If we can't decide on CC or BSD or something else, I also have another possible idea that I had thought about before. What about a "StrategyWiki License" that pertains specifically to the contents of this wiki? We would create this with the future in mind, so that we could predict and adapt to any future legal issues that may arise. Therefore, the first thing we would state is that people can "at their choice, use this version or any later version" of the license. Sort of like the GPL, this gives us future-compatibility. Secondly, we could draw up the terms of the license to be as dual-licensing friendly as we want to be and as copyleft as we want to be. After reading about CC-BY-SA, I feel it is much more open and far less restrictive than the GFDL. Moreover, the most important advantage a custom license would give this project is that the project can adapt--with a custom license, we could retroactively apply important changes to anything licensed under a StrategyWiki license. Older content wouldn't be stuck in the past forever. (So long as that is part of the provisions for contributing.) Older revisions would still be under the license version they were initially published under, but the project as a whole would be under the latest version of the license--this is what I mean by "future expandability".

Now, there are three problems that come to mind with this (and you may be able to think of more). The first, and greatest, is that the license could evolve into something bad. Who is to prevent this from happening? We could say that the license would be democratic, but there is always a small fear inside me that it could be pulled into the depths of something that takes away usage rights of the public and grants it to some all-powerful group. Think the FSF, who ask all contributors to waive their rights to copyright on all contributed code. Bad, bad, bad! I could only see an FSF scenario becoming more restrictive, more GFDLish. Then again, IIRC, I believe it was the Debian project that manages to do fairly well in licensing? The only goal I am aiming for is to ensure StrategyWiki content is always going to be relevent, useful, and free to use with as little restriction as possible. Is a custom license too bad for its own good? Is it overkill?

The second disadvantage is that a custom license is unknown. New contributors to our project may see our license, but without the familiarity of Creative Commons, GFDL, or BSD, they won't have a clue whether our license is actually authentic and can be trusted. Or what it states without reading it all themselves.

The third and final disadvantage of a custom license is that it has to hold up, legally. Who would write it? I'm not a lawyer. Could we just copy from the CC-BY-SA and delete/change what we don't like about it? Or add things we feel are missing? Ths is yet one more question that needs to be answered.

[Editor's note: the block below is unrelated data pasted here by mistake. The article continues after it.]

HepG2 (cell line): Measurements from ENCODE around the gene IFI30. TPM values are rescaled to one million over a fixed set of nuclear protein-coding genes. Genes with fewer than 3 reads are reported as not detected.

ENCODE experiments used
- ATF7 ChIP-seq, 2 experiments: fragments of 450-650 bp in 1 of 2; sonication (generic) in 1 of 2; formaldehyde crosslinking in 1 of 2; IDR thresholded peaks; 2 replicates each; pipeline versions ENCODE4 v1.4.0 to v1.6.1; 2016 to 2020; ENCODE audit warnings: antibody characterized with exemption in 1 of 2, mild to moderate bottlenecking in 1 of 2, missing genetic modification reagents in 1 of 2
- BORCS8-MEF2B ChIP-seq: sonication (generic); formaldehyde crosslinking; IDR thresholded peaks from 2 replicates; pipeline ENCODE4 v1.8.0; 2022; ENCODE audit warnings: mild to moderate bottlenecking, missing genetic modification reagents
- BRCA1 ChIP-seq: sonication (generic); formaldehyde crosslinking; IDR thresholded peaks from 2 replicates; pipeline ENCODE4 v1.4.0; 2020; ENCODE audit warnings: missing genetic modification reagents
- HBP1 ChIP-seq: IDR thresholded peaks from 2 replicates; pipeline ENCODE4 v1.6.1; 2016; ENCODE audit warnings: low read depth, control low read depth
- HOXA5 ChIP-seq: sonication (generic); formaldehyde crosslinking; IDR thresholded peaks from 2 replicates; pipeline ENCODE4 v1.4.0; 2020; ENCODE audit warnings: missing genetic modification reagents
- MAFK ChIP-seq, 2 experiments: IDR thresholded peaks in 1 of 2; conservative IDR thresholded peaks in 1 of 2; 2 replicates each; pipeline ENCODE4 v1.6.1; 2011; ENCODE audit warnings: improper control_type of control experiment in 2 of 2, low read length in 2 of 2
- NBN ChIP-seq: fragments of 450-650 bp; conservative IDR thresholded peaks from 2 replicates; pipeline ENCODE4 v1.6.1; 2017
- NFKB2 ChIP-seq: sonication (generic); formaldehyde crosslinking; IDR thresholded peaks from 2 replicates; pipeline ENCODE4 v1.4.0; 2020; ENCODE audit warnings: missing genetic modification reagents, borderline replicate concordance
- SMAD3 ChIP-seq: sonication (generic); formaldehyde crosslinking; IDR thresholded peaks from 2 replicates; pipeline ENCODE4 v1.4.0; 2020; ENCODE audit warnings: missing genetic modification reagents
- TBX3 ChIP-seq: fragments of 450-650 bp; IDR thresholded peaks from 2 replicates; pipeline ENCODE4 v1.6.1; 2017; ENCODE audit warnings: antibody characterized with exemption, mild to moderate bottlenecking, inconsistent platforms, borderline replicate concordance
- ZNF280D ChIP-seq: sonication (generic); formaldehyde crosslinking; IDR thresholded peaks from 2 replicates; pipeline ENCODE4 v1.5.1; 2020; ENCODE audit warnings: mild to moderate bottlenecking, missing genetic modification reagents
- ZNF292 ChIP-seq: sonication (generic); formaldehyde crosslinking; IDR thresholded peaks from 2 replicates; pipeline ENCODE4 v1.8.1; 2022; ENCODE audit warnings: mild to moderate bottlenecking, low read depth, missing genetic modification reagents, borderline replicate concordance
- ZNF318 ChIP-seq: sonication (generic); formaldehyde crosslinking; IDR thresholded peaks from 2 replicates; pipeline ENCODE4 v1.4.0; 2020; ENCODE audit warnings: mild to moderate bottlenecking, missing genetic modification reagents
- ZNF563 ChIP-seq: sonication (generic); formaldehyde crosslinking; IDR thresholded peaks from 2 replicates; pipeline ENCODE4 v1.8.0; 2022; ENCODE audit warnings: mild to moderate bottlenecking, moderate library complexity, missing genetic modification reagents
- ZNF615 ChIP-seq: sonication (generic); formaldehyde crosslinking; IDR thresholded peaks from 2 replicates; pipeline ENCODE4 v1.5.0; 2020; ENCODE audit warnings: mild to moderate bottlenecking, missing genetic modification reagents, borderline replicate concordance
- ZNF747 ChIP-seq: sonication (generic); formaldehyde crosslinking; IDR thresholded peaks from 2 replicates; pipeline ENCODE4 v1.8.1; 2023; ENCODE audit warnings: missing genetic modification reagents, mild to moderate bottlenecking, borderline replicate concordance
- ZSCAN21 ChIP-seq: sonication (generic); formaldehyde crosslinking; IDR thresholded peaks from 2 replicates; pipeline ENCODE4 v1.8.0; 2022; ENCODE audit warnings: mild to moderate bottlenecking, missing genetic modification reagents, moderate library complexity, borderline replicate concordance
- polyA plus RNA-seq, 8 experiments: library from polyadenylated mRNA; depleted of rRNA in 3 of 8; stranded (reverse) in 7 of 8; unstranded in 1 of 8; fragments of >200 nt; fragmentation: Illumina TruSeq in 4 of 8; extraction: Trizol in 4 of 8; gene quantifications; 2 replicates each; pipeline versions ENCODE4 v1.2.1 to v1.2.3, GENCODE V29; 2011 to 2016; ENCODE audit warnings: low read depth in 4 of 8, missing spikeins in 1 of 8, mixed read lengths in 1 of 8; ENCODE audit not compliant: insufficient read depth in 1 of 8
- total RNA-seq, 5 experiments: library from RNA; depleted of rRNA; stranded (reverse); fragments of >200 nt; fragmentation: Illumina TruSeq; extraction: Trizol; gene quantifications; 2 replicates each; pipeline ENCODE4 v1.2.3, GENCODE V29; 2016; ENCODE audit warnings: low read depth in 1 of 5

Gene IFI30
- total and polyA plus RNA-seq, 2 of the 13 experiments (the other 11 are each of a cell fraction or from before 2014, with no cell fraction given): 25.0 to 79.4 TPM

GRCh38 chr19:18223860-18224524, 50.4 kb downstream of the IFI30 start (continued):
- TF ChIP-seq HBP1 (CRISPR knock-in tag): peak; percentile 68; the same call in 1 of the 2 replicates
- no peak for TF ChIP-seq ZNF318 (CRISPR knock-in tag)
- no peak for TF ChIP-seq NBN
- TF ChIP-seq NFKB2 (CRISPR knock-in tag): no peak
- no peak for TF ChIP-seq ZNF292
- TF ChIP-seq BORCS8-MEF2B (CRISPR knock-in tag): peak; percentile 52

While a custom license for this project would be a lot of work, I do feel that the advantage of forward-proofing contributions for change of license would be a significant gain that would save us large amounts of trouble in the future. Maybe we could simply state this in an ammendment to a copied Creative Commons license? What are you thoughts? --echelon talk 11:15, 14 May 2006 (PDT)

I have several comments but I will try to be concise:

  • Creative Commons. I tend to dislike CC licenses because authors tend to choose the noncommercial (NC) variants. If we pick CC-BY-SA, then we do not have that problem.
  • Attribution Withdrawl. The CC-BY-SA 2.5 licenses have an attribution withdrawl clause, which appears to agree with the recommendations in the debian-legal Summary of Creative Commons 2.0 Licenses. However, even though Debian thinks that it is okay, I personally dislike this clause:
    • If You create a Derivative Work, upon notice from any Licensor You must, to the extent practicable, remove from the Derivative Work any credit as required by clause 4(c), as requested. – clause 4(a) of CC-BY-SA 2.5 Legal Code
  • Transparent copies. The GFDL requires everyone who distributes "more than 100" copies of a guide to provide a "Transparent" copy (in human-editable text such as the MediaWiki markup, not in generated PDF or Microsoft Word). The CC-BY-SA seems to lack that requirement, which is another reason why I normally prefer the GFDL. However, I only care that this wiki has a Transparent version. If we always use MediaWiki, I can Special:Export/Main Page and get the wiki markup, even if wiki is CC-BY-SA.
  • Custom license. The text of the CC-BY-SA 2.5 is itself under in the public domain: "We do not assert a copyright in the text of our licenses. So yes, CC will let you edit the CC license to make a new license.
  • Dual-licensing. It might make sense to declare that after date X, all contributions to StrategyWiki must be licensed under both the GFDL and CC-BY-SA. However, date X would have to after whenever we finish importing Wikibooks content.

My recommendation? Stay GFDL; or switch to a dual-license between GFDL and CC-BY-SA. --Kernigh 12:32, 14 May 2006 (PDT)

Hm. Well I'm undecided. I certainly don't like the idea of dual-licensing. Not only does this prevent importing pretty much any other wiki's material but it also could confuse potential contributors. As for the other possibilities, CC has some definite flaws as both you and the Debian people pointed out but it has the advantage of being both well-known and compatible. A custom license has downsides that may outweigh its upsides, but does allow any number of subtle license changes to be made to suit our needs. GarrettTalk 20:18, 17 May 2006 (PDT)